Anita and her sons

Remember that burger, fries and milkshake I posted yesterday? Well, in that restaurant I got talking to one of the waitresses. Her name was Anita and she was rocking a t-shirt that said Tribune Jackrabbits (probably the name of the high school football team). My dad usually says that he never found Kansas boring on his ride across the country because ever few miles he’d see a jackrabbit pop up by the side of the road. I haven’t seen many, but there must be some since that’s what the team is called.

Anyway – Anita carried a heavy story with her. Her father had Alport syndrome (a kidney disease) and died at age 31. Alport Syndrome is apparently carried over from men to their daughters and from mothers to their sons. This meant that Anita had Alport Syndrome as well. She had had her kidney replaced once and seemed to be doing OK. However, both her sons had also gotten the disease. One of them had just had his liver replaced for the third time, and the other had died from it at age 30 in October of 1983 (just a few months after my friend Norma from a few days ago had been in Sweden). That son had lived in Georgia together with his wife and three little children. He worked in a ball bearing factory and was doing very well for himself and his family.

He died, obviously, a few months before the christmas of 1983. His company, which Anita couldn’t remember the name of, had stayed in close touch with the family after his death. Right before christmas, they called his wife up and asked her what she and the kids wanted for christmas. She told them that they really shouldn’t worry about that – but they persisted. “Your husband would have bought you all presents, wouldn’t he?”, they said.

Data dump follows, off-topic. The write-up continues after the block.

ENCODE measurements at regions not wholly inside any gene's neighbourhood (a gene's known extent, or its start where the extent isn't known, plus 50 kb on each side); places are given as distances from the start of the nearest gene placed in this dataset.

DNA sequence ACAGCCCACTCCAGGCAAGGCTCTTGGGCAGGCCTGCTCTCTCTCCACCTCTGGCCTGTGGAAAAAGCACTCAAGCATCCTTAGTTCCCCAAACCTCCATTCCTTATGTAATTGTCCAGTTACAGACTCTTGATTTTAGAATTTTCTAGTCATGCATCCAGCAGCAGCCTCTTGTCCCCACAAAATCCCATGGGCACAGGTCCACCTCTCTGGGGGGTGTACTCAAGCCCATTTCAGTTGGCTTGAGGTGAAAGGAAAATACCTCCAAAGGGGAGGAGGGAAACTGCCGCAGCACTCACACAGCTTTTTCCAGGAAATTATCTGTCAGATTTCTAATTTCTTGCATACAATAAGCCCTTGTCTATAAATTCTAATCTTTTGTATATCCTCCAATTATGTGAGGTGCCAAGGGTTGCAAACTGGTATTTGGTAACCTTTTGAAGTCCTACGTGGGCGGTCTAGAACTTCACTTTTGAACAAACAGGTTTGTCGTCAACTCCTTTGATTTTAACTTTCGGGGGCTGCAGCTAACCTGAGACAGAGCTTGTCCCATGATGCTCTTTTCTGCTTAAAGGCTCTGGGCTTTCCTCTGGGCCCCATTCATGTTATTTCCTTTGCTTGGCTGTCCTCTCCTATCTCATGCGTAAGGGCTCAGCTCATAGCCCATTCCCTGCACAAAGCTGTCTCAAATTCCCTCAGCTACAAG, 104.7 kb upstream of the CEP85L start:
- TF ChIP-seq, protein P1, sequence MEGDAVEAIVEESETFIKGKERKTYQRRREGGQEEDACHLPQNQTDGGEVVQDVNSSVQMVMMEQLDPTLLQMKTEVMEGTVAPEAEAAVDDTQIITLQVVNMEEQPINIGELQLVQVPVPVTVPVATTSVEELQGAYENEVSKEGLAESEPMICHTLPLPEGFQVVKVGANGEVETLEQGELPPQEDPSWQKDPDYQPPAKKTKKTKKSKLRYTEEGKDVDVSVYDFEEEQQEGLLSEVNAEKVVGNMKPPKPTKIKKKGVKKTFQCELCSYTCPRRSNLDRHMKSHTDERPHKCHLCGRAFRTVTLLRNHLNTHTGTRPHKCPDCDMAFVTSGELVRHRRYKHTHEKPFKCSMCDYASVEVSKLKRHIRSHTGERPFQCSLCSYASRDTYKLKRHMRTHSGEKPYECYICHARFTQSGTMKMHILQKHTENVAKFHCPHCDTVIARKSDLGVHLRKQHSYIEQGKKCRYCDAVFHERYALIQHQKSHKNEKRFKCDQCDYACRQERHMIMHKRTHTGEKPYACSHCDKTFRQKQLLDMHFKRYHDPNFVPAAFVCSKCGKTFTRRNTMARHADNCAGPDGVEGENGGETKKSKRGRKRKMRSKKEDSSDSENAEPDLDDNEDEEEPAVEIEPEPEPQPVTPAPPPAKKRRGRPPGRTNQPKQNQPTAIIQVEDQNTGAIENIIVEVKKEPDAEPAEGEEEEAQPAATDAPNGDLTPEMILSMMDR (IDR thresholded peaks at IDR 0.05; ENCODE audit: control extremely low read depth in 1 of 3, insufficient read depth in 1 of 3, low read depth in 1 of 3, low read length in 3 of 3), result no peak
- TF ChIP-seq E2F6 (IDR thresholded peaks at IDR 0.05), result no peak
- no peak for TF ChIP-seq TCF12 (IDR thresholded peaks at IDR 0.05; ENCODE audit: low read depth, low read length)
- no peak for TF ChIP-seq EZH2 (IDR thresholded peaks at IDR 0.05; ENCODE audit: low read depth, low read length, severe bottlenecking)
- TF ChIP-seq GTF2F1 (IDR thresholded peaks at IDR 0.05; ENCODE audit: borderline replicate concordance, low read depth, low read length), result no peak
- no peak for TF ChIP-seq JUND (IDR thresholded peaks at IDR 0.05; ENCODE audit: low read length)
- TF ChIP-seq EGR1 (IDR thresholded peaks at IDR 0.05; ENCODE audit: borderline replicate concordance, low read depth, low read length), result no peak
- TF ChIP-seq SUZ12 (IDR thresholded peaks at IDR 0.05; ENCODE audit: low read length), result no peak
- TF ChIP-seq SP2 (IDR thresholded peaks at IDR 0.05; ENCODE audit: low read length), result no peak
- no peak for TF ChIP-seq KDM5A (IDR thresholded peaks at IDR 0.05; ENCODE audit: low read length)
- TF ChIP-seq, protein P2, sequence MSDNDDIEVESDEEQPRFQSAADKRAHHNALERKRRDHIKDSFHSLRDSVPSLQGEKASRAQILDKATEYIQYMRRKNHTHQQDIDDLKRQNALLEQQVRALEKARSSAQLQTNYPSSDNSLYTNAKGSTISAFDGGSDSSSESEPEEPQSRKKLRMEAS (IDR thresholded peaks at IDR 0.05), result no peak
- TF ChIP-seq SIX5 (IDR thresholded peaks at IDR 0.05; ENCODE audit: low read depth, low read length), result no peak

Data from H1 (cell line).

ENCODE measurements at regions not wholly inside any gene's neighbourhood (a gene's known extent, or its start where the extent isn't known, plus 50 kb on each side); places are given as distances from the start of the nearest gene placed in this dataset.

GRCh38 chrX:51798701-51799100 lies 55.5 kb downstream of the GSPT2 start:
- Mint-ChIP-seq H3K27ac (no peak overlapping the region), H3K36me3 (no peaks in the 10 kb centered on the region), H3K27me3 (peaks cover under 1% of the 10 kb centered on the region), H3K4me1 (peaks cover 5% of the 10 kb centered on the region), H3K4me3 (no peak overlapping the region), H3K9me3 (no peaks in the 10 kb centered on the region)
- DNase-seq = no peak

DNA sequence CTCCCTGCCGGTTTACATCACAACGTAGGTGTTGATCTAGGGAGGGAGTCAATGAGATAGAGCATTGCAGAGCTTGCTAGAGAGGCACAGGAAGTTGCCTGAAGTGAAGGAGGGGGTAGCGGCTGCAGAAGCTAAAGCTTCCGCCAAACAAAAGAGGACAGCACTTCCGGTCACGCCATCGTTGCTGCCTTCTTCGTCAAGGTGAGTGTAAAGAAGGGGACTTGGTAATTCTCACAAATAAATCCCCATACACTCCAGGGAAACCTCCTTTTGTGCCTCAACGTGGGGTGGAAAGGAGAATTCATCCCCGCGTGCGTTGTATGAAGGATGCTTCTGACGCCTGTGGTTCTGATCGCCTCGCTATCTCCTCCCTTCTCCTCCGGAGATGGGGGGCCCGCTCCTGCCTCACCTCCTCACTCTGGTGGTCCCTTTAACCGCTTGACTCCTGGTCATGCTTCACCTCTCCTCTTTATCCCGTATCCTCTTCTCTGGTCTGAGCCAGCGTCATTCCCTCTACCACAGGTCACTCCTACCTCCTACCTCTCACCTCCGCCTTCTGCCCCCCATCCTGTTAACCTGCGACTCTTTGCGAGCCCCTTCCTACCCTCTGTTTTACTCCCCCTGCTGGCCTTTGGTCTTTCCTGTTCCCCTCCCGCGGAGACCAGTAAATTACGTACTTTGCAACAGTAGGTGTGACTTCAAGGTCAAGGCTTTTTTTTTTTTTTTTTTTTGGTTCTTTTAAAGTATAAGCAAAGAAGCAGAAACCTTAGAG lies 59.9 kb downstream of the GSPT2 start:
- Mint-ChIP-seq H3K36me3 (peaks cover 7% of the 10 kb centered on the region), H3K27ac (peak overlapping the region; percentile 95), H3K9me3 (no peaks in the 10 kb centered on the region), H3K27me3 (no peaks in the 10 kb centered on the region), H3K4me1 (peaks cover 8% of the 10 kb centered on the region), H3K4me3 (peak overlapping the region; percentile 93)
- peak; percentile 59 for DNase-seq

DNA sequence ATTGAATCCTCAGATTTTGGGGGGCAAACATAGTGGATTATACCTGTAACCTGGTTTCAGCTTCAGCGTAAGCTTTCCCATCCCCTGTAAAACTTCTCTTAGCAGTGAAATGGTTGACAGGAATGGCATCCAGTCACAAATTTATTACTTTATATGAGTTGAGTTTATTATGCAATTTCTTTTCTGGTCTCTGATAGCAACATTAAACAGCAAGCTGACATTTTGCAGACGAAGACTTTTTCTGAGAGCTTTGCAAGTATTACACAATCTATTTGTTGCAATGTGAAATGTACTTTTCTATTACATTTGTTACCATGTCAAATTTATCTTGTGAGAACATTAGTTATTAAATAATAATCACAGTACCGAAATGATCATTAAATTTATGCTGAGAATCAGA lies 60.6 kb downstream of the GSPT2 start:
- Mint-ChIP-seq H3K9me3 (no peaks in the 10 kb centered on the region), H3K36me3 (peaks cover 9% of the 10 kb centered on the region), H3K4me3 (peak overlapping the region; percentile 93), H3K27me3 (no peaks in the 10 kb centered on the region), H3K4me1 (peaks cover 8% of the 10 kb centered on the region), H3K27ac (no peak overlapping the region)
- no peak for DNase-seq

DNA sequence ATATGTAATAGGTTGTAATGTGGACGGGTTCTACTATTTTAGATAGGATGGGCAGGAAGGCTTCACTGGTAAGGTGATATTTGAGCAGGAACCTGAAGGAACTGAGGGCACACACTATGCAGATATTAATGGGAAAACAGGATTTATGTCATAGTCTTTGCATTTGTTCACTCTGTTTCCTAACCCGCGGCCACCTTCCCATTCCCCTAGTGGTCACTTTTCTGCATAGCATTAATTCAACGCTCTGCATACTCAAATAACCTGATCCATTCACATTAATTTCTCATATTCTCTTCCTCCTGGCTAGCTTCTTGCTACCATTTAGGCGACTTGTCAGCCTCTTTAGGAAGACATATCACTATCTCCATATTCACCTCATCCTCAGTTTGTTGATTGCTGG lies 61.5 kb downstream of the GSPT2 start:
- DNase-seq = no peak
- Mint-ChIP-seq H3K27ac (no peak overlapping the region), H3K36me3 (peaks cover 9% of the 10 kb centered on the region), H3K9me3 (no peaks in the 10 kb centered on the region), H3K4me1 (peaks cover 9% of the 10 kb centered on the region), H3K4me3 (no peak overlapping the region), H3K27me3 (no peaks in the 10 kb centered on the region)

On that christmas day, the colleagues of Anita’s son ( I can’t remember his name) backed up a big pickup truck in the driveway of their house. In the back they had presents for his wife and for his kids, as well as food for the whole family.

I thought it was a sad but great story because it says a lot about the mentality of the southern parts of the US. People here don’t believe in socialism in the political sense, but instead they look out for each other on the smaller, more personal scale. The sense of community is, as I’m sure you understand, very strong in many of the towns I’m passing through. It’s almost as if people do believe in spreading wealth around, but they want to do it themselves – they don’t want the state to be deciding who gets what.

Over n Out. Hitting the pool right about… NOW!

1 thought on “Anita and her sons

  1. Thank you dear son for telling us stories about people you meet on your way. You are like a social worker, or a psychologist, on wheels telling us what life can be like and helping people healing their wounds.

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